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Social media may be fueling crime paranoia

On Behalf of | Jun 10, 2019 | Criminal Defense |

Violent crime rates in Missouri and around the country have fallen by almost 50% since 1993, according to figures from the Federal Bureau of Investigation. However, studies reveal that most Americans believe the country is becoming more dangerous, not less. This misconception is partly caused by a steady stream of mainstream media stories that stoke public fear and make sensational acts of violence seem far more common than they actually are. In addition, the abundance of information Americans have about modern life and the dizzying number of ways they can share it could also be playing a role.

Some of the most commonly downloaded news and social media applications give users local crime statistics in real time and allow them to post warnings to other users about suspicious activity or individuals. The companies behind these programs say they are designed to keep communities informed and safe, but innocent people or even vehicles that seem out of place are often painted as being up to no good. This sometimes results in individuals finding themselves in dangerous confrontations with police officers because a concerned citizen called 911.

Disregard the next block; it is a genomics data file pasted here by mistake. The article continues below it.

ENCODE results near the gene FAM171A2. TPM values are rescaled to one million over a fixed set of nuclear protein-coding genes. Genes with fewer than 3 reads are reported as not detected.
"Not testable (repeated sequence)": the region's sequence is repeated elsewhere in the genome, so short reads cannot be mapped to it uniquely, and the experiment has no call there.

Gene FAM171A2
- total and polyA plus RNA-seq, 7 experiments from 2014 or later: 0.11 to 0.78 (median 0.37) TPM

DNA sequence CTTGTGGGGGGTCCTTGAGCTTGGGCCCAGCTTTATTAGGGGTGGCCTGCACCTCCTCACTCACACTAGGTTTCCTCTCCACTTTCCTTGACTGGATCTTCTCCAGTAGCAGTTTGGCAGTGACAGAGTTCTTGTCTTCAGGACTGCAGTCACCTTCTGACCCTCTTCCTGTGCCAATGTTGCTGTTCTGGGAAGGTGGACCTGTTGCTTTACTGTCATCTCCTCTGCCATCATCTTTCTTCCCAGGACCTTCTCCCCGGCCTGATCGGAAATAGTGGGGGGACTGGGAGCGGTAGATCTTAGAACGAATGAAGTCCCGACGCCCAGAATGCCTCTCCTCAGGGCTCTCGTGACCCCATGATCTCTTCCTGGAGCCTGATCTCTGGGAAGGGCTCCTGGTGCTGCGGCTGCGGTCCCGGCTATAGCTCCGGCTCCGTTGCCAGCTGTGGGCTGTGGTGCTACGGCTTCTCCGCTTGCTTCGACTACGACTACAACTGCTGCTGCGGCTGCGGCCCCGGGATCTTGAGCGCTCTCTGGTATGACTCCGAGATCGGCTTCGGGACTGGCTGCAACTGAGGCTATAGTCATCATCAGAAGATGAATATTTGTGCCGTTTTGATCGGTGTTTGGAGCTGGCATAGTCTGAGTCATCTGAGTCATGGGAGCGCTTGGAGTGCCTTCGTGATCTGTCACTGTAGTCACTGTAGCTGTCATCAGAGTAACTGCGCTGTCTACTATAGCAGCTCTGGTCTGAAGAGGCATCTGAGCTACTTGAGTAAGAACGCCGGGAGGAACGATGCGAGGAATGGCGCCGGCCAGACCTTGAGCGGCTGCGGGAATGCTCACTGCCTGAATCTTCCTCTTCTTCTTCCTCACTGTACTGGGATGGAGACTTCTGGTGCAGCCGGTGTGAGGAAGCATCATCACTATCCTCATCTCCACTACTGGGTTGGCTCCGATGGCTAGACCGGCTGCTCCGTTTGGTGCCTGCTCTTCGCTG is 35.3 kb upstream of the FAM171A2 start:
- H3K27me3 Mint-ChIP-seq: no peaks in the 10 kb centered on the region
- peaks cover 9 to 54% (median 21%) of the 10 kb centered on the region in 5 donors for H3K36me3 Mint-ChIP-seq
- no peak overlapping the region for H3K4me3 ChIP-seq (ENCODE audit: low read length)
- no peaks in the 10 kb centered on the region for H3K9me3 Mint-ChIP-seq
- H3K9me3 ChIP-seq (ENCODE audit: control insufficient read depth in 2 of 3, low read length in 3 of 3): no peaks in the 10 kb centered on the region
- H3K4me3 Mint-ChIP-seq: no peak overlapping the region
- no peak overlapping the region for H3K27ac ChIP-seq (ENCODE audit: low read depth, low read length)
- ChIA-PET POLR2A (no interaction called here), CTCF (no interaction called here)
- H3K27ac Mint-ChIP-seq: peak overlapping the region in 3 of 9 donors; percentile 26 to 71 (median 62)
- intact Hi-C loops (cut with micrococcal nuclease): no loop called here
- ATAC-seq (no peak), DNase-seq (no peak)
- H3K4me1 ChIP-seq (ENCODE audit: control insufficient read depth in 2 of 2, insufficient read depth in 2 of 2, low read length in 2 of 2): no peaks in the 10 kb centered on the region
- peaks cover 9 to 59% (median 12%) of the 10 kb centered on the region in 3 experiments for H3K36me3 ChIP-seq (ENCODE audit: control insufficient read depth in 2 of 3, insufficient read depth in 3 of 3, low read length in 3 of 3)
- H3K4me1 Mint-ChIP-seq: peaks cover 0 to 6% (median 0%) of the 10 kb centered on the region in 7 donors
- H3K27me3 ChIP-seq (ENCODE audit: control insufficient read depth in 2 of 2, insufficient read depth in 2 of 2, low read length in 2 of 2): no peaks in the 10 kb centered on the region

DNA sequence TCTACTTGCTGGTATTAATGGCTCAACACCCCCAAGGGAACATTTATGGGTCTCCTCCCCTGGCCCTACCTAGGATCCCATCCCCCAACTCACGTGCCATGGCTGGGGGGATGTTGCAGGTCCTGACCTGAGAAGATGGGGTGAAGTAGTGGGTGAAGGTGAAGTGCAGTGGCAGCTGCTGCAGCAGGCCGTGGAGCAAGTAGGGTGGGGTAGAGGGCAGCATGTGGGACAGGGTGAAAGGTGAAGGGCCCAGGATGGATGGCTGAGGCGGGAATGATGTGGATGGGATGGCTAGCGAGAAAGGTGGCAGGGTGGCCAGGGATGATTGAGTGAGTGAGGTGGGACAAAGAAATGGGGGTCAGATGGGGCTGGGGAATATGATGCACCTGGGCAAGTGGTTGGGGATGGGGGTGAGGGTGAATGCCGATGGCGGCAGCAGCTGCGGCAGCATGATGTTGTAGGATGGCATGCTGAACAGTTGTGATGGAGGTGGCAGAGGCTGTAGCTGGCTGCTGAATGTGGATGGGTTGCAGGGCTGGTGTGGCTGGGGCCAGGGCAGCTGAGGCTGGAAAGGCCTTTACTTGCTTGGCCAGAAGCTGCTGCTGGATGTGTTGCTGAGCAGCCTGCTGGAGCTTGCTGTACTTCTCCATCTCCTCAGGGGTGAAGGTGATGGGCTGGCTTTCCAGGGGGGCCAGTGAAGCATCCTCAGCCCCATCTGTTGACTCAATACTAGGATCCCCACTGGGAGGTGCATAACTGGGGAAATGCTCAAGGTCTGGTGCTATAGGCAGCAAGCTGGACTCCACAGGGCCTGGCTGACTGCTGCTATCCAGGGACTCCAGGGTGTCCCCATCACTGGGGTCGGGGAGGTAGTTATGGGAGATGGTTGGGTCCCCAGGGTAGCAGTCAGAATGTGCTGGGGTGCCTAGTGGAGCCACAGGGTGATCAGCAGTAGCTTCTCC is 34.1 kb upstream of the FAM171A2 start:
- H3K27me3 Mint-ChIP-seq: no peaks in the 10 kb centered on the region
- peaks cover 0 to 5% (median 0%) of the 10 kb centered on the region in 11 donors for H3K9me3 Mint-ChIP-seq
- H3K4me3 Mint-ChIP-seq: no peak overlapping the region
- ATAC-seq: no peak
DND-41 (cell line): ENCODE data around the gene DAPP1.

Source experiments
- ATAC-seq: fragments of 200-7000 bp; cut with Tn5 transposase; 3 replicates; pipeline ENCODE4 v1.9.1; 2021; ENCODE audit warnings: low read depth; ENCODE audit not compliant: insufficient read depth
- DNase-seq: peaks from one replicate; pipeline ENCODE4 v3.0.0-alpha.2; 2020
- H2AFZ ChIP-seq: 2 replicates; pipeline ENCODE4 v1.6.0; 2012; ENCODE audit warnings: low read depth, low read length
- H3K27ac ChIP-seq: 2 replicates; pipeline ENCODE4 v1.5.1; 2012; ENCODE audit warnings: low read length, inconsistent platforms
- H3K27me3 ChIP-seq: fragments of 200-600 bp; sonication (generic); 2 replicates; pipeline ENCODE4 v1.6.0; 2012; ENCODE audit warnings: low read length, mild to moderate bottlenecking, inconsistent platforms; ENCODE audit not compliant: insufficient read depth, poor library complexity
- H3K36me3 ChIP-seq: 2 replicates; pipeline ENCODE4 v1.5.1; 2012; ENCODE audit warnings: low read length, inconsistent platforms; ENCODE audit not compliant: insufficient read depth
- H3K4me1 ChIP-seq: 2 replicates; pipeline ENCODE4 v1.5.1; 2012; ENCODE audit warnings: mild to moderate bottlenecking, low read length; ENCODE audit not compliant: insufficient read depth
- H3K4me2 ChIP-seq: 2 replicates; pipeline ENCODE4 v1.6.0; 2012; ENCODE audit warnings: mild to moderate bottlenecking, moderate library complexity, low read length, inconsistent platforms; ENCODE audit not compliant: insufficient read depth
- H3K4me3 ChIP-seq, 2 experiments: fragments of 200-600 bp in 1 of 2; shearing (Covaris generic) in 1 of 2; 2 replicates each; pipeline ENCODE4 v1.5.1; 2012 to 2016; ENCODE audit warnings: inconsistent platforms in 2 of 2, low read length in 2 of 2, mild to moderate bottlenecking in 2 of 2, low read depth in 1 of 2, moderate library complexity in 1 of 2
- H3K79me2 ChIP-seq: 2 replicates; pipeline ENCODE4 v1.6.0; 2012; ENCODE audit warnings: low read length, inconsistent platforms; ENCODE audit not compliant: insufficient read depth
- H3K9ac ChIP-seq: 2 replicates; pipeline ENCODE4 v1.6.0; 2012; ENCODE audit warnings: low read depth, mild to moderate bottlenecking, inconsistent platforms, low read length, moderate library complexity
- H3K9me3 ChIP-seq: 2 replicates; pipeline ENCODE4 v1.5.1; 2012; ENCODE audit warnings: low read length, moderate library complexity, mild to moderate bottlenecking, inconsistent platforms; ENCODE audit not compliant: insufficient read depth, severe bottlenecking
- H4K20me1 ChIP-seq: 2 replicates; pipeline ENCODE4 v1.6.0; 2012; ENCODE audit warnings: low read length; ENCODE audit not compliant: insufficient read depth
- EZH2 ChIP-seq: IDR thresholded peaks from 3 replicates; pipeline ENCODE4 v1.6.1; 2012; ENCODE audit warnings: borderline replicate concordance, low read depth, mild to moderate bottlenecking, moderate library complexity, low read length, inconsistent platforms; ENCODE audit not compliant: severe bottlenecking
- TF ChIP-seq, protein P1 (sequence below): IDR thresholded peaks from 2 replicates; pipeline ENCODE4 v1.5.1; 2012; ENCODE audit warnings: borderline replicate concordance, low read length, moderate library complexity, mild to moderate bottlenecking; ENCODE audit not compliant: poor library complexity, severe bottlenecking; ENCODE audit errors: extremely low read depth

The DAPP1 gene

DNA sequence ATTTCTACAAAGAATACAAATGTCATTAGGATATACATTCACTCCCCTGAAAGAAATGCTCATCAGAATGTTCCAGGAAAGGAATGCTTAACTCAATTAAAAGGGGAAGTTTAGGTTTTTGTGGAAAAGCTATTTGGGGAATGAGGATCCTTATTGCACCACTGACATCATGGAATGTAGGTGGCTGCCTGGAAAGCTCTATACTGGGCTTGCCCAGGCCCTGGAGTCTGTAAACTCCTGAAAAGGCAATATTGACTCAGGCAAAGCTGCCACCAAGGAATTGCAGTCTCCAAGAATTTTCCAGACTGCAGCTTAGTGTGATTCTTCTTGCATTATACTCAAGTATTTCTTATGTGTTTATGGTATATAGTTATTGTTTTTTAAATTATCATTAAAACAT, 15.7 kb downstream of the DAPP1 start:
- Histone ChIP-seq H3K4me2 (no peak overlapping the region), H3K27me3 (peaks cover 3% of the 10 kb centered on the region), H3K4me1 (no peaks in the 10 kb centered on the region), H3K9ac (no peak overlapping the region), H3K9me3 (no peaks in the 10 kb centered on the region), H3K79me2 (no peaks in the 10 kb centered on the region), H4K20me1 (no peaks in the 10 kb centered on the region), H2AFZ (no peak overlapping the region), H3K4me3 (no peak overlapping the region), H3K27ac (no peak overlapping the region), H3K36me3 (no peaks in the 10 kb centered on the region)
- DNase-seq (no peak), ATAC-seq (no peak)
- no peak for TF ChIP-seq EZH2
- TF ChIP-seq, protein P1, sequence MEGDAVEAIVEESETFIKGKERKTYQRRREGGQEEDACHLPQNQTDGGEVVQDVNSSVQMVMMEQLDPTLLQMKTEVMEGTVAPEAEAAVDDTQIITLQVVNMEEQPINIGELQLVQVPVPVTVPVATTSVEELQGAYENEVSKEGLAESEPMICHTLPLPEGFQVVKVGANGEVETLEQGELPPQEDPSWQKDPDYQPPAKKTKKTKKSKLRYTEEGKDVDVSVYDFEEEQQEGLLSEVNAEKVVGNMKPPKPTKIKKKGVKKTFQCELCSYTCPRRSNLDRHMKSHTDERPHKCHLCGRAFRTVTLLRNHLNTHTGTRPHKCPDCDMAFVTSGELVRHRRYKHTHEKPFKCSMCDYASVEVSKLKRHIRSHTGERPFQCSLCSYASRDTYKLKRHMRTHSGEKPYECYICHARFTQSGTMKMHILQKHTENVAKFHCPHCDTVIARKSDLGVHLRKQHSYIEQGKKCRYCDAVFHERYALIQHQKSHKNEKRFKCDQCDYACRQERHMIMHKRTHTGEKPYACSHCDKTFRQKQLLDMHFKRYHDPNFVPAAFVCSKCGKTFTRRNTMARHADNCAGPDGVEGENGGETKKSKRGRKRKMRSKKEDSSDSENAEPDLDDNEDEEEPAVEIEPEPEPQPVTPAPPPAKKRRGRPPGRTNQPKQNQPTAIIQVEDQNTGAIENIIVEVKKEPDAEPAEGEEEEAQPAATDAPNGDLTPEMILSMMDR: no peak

Civil rights advocates are especially worried about Amazon’s Ring cameras as they are often handed out by police departments to gather information. The cameras are fitted inside doorbells, and the footage they record is sometimes used by law enforcement to monitor for potential criminal activity. Amazon claims that the devices are a strong weapon against crime, but they have provided no evidence to back up this claim.

When individuals are taken into custody for acts that took place after police arrived on the scene and not before, experienced criminal defense attorneys may check social media applications to find out if law enforcement was responding to reports of suspicious behavior that were based on speculation rather than fact. While this may not excuse obstruction of justice or resisting arrest, it could be enough to convince prosecutors to treat defendants more leniently.